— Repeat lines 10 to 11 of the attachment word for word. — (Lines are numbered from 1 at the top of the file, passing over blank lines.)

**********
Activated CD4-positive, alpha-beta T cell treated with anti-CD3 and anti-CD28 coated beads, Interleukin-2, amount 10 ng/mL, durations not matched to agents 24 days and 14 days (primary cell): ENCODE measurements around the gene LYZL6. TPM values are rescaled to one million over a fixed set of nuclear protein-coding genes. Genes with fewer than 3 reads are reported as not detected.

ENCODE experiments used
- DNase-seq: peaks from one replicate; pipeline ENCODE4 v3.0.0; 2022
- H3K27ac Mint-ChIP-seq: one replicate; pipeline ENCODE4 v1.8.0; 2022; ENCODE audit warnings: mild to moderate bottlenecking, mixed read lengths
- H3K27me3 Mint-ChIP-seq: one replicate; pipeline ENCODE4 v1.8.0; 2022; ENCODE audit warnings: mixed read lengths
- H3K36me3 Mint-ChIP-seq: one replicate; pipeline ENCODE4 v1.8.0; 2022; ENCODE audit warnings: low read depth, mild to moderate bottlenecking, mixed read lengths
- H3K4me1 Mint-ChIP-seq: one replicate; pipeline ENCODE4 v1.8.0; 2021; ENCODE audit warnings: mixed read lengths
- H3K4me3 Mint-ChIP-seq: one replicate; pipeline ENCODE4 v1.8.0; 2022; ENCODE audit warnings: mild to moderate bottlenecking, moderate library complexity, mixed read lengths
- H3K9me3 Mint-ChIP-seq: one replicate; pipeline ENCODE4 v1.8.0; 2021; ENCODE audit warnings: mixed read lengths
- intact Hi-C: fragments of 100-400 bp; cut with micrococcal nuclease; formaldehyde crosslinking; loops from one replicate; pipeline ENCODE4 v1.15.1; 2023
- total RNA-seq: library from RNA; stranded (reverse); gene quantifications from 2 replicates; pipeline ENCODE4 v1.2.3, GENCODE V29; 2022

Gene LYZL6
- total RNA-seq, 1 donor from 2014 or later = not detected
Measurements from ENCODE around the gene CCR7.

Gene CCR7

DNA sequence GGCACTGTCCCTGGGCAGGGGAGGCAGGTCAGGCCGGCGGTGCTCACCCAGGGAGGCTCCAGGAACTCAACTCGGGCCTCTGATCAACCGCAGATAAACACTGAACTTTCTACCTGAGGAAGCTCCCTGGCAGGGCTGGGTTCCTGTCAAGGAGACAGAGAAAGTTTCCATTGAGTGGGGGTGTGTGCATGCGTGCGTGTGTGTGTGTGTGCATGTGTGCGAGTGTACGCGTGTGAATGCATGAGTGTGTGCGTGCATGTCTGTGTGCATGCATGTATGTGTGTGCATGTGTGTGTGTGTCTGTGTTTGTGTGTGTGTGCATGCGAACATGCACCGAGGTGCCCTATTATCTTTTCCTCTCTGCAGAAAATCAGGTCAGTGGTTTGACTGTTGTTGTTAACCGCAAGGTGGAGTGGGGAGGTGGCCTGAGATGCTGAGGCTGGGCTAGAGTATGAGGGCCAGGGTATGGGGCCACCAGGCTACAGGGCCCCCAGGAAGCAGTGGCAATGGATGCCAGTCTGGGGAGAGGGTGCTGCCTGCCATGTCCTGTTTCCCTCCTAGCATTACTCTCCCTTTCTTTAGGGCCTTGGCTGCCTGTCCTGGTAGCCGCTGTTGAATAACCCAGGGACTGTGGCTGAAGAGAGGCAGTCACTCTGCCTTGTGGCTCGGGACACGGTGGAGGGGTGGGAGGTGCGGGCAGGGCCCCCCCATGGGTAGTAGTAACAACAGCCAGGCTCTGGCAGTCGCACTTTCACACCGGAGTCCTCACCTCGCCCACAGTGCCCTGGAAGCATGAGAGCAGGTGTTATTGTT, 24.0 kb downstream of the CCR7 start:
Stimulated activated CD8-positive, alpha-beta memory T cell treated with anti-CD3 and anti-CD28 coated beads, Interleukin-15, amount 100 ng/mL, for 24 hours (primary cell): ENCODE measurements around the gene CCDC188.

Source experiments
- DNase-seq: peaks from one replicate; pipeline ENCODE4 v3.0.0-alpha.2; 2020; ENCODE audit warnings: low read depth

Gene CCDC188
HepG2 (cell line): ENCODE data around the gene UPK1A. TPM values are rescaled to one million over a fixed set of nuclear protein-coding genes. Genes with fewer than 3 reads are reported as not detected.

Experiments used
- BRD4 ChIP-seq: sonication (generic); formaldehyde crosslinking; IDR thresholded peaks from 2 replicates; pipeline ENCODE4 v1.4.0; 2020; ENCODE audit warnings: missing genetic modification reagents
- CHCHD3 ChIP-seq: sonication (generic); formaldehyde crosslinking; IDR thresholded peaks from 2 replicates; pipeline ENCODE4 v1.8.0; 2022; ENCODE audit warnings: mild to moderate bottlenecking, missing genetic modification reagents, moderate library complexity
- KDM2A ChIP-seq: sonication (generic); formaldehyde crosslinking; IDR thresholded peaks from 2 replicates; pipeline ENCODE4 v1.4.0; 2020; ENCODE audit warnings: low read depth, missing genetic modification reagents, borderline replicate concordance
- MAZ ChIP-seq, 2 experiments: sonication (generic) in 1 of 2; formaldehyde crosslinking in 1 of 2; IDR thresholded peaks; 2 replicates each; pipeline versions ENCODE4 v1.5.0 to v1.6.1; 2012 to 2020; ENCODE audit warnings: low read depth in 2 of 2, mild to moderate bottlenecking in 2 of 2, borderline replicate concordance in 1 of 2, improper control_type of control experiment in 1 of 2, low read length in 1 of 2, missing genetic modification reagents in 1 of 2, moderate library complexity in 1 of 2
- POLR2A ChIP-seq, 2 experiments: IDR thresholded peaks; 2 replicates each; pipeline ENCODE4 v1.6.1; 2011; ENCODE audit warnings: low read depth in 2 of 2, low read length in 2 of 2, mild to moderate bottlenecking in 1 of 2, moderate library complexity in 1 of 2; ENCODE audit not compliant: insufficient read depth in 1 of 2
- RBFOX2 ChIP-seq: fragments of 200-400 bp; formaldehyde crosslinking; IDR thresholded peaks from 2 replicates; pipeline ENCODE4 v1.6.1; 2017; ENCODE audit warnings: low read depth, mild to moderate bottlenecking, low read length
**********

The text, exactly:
- intact Hi-C: fragments of 100-400 bp; cut with micrococcal nuclease; formaldehyde crosslinking; loops from one replicate; pipeline ENCODE4 v1.15.1; 2023
- total RNA-seq: library from RNA; stranded (reverse); gene quantifications from 2 replicates; pipeline ENCODE4 v1.2.3, GENCODE V29; 2022